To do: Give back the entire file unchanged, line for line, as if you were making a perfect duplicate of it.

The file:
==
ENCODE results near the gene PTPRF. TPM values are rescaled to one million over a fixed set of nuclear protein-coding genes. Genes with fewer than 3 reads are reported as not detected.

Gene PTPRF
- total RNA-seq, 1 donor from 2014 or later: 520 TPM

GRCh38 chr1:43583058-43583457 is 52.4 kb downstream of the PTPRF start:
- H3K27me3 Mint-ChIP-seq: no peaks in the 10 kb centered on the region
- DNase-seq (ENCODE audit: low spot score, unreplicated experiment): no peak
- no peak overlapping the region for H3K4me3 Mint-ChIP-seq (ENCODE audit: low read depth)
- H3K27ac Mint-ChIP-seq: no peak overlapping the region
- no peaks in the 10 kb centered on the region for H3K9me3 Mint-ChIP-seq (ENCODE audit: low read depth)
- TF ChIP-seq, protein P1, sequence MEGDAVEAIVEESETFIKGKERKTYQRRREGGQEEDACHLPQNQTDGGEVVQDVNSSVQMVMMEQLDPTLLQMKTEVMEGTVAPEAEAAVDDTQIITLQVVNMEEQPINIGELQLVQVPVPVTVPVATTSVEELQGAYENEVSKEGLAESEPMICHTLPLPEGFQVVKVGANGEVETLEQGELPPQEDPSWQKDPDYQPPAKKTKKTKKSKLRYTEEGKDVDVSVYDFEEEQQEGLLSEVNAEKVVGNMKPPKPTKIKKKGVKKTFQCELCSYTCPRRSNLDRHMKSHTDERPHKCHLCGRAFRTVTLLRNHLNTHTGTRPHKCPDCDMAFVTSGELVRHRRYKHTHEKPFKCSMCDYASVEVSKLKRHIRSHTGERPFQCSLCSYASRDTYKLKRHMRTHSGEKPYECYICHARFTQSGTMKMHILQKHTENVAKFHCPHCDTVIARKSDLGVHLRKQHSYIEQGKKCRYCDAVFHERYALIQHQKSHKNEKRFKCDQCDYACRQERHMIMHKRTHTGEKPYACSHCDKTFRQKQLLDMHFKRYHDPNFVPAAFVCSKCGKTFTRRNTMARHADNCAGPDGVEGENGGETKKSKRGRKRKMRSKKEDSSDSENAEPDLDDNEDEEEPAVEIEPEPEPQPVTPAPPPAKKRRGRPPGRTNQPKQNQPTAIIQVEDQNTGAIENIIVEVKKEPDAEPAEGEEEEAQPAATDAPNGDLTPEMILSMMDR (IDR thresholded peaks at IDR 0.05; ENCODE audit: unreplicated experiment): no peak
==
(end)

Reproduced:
ENCODE results near the gene PTPRF. TPM values are rescaled to one million over a fixed set of nuclear protein-coding genes. Genes with fewer than 3 reads are reported as not detected.

Gene PTPRF
- total RNA-seq, 1 donor from 2014 or later: 520 TPM

GRCh38 chr1:43583058-43583457 is 52.4 kb downstream of the PTPRF start:
- H3K27me3 Mint-ChIP-seq: no peaks in the 10 kb centered on the region
- DNase-seq (ENCODE audit: low spot score, unreplicated experiment): no peak
- no peak overlapping the region for H3K4me3 Mint-ChIP-seq (ENCODE audit: low read depth)
- H3K27ac Mint-ChIP-seq: no peak overlapping the region
- no peaks in the 10 kb centered on the region for H3K9me3 Mint-ChIP-seq (ENCODE audit: low read depth)
- TF ChIP-seq, protein P1, sequence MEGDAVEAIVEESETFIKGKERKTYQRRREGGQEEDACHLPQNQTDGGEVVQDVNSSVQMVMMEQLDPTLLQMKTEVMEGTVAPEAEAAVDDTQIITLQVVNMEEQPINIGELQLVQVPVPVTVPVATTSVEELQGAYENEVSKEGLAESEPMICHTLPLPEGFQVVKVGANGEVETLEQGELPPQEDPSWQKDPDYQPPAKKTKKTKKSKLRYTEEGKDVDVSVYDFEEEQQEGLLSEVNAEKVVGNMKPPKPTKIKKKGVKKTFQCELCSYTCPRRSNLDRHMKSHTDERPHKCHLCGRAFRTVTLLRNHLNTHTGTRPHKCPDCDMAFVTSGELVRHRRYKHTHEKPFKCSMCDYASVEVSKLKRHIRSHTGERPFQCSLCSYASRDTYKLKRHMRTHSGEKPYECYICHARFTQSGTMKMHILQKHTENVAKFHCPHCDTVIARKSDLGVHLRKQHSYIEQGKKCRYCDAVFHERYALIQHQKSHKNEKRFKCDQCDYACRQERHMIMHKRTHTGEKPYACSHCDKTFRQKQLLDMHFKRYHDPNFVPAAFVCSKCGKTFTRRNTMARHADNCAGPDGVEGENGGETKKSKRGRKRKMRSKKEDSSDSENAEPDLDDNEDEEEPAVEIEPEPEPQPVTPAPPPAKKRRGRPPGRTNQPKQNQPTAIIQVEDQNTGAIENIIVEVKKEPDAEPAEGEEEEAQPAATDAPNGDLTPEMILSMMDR (IDR thresholded peaks at IDR 0.05; ENCODE audit: unreplicated experiment): no peak